Volunteers are trained to help with everyday tasks, such as shopping and personal care services, like bathing and dressing. Speech, physical, and occupational therapists and other persons who are trained to give care are also there for you when needed. A family member or other person who cares for you will be with you every day and members of the hospice team will make regular visits. A nurse and a doctor are on-call 24 hours a day, 7 days a week to give you and your family support and care when needed. If you should need care in a hospital for your illness, the hospice team will help arrange your stay. Even though a doctor is a part of the hospice team, you can choose to use your regular doctor, who is not a part of the hospice, to get care. The hospice will work closely with your regular doctor to give you the care that you need.

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What is Respite Care?


Respite care is care given to a hospice patient by another caregiver so that the usual caregiver can rest. As a hospice patient, you may have one person that takes care of you every day. That person might be a family member. Sometimes they need someone to take care of you for a short time while they do other things that need to be done. During a period of respite care, you will be cared for in a Medicare-approved facility, such as a hospice facility, hospital or nursing home.

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How long will they help me?


You can get hospice care as long as your doctor certifies that you are terminally ill and probably have less than six months to live. Even if you live longer than six months, you can get hospice care as long as your doctor recertifies that you are terminally ill. Hospice care is given in periods of care. As a hospice patient, you can get hospice care for two 90-day periods followed by an unlimited number of 60-day periods. At the start of each period of care, your doctor must certify that you are terminally ill in order for you to continue getting hospice care. A period of care starts the day you begin to get hospice care. It ends when your 90 or 60-day period is up. If your doctor recertifies that you are terminally ill, your care continues through another period of care. Note: Periods of care are important. They are a time when your doctor recertifies that you still need and remain eligible for hospice care.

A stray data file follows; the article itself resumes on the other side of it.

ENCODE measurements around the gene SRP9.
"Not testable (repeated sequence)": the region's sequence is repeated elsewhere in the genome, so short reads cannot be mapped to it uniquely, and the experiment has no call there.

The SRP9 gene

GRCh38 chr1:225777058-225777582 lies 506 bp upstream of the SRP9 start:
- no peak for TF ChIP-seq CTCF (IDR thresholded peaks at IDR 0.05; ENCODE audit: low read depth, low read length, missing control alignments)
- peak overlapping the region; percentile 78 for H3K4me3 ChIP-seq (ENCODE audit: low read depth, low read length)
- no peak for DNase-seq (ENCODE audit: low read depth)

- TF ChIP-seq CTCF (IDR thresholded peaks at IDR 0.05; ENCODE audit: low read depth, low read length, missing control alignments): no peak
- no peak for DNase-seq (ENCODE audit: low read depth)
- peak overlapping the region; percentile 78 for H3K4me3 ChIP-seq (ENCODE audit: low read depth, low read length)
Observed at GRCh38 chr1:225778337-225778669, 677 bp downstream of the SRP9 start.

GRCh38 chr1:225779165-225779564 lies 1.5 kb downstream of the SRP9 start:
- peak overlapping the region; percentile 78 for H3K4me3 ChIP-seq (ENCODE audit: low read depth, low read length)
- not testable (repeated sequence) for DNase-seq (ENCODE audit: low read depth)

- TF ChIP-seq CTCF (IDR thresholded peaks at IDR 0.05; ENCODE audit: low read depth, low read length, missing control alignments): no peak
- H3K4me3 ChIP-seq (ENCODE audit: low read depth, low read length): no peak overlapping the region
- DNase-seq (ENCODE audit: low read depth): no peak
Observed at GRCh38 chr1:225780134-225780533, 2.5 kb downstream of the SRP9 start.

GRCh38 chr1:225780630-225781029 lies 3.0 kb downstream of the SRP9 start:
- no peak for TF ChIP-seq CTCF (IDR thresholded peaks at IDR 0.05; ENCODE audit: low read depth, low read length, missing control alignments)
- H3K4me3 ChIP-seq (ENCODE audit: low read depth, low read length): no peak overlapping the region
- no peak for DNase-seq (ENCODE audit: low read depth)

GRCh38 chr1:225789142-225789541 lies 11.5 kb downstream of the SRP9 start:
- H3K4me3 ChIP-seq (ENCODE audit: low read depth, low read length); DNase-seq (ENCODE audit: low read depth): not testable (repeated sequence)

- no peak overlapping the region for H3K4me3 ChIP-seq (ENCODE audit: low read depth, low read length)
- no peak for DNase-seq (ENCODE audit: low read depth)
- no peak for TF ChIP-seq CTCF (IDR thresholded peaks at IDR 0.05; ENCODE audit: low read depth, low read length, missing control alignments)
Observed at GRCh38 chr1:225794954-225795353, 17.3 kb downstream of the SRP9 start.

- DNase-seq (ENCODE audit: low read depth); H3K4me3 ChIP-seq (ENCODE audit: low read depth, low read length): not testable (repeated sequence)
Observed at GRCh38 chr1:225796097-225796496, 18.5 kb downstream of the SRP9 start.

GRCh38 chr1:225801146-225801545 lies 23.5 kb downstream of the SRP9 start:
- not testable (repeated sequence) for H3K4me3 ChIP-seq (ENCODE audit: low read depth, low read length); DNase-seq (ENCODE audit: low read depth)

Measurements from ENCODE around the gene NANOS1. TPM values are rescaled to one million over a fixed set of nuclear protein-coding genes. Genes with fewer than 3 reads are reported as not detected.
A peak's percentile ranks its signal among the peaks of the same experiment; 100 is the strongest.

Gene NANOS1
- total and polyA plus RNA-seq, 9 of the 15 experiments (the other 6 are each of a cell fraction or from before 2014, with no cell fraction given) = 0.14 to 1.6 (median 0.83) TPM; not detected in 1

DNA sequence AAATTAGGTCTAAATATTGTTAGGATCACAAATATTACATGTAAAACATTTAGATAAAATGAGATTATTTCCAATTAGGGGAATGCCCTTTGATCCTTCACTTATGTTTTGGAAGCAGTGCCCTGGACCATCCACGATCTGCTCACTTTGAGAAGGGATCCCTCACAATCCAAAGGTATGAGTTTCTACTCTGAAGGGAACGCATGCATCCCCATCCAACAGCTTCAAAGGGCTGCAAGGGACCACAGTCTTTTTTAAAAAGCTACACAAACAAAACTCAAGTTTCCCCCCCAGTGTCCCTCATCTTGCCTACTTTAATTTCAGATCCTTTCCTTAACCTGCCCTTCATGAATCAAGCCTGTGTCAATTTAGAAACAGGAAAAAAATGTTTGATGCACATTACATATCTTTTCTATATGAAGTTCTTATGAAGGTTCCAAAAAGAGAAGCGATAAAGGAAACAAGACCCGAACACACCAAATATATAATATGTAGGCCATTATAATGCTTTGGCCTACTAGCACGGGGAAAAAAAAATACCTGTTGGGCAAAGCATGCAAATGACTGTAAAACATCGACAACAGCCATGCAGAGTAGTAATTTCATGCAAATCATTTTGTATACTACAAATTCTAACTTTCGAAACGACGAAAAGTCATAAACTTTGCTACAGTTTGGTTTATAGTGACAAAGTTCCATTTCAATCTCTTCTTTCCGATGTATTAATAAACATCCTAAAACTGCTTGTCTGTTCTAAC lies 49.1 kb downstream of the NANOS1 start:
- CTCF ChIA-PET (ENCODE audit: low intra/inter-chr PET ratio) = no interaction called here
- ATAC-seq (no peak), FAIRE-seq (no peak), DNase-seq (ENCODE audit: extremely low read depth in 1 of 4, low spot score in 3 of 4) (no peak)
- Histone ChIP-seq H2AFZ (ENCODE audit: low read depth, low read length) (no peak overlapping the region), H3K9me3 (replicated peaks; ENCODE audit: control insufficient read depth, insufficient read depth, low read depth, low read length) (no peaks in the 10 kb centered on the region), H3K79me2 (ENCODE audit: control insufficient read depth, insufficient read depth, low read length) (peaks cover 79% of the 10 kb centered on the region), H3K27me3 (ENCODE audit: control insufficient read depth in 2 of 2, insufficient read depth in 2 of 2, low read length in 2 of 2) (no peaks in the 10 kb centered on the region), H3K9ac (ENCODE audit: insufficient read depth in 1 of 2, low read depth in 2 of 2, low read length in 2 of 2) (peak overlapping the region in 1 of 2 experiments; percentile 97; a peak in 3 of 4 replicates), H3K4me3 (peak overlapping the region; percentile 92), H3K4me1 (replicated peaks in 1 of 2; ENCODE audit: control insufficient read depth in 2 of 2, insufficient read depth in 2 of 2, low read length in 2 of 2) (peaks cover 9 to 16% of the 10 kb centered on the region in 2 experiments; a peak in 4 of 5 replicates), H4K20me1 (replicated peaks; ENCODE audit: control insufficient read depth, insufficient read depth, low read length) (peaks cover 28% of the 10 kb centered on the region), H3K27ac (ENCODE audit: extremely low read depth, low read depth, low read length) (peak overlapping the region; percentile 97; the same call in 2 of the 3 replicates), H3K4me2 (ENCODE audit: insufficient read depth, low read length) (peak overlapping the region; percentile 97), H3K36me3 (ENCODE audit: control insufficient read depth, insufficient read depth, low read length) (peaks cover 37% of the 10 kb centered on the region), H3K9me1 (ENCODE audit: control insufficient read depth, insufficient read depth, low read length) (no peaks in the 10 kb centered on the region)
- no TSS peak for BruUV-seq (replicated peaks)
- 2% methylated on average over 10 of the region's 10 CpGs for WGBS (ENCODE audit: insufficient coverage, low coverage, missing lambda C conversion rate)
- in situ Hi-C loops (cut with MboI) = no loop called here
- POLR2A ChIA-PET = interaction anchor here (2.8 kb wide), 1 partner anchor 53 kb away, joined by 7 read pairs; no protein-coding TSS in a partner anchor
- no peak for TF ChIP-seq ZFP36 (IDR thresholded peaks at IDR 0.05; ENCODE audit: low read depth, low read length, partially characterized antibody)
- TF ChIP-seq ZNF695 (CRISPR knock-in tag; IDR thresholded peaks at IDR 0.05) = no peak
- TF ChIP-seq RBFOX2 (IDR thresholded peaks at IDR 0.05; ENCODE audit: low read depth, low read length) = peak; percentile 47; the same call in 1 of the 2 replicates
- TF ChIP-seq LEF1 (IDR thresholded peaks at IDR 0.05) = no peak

As a hospice patient, why would I stop getting hospice care? Sometimes a terminally ill patient’s health improves or their illness goes into remission. If that happens, your doctor may feel that you no longer need hospice care and will not recertify you at that time. Also, as a hospice patient you always have the right to stop getting hospice care, for whatever reason. If you stop your hospice care, you will get your health care from your Medicare health plan, (like the Original Medicare Plan or a Medicare managed care plan). If you are eligible, you can go back to hospice care at any time. As a hospice patient, you always have the right to stop getting hospice care and go back to your regular doctor or health plan.